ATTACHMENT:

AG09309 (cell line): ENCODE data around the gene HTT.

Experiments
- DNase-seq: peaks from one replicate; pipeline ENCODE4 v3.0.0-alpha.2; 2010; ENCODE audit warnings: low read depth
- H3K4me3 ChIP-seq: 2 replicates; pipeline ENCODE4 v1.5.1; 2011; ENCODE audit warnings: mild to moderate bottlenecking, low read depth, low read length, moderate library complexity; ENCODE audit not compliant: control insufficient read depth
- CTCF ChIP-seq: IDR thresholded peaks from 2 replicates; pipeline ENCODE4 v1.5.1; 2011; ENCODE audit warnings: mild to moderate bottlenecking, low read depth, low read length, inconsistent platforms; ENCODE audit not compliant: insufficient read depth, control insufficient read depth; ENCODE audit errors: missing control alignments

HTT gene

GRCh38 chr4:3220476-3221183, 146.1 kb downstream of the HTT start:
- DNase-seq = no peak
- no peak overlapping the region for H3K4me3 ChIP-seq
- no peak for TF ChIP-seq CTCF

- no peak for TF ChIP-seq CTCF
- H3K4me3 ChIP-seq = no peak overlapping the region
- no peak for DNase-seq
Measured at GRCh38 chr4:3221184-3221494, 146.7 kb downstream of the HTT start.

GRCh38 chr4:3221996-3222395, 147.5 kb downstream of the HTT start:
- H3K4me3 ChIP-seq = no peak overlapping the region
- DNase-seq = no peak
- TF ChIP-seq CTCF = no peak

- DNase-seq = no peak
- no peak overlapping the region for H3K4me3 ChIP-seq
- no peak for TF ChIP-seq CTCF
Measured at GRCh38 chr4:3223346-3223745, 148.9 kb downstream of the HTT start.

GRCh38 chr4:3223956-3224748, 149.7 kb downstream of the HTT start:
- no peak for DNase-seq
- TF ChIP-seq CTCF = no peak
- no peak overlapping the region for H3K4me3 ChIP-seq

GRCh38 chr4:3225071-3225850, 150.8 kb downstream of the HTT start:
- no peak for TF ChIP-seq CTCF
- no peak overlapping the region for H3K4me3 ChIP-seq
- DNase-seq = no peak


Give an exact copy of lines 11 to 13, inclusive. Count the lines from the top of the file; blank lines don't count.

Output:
- no peak for TF ChIP-seq CTCF
- H3K4me3 ChIP-seq = no peak overlapping the region
- no peak for DNase-seq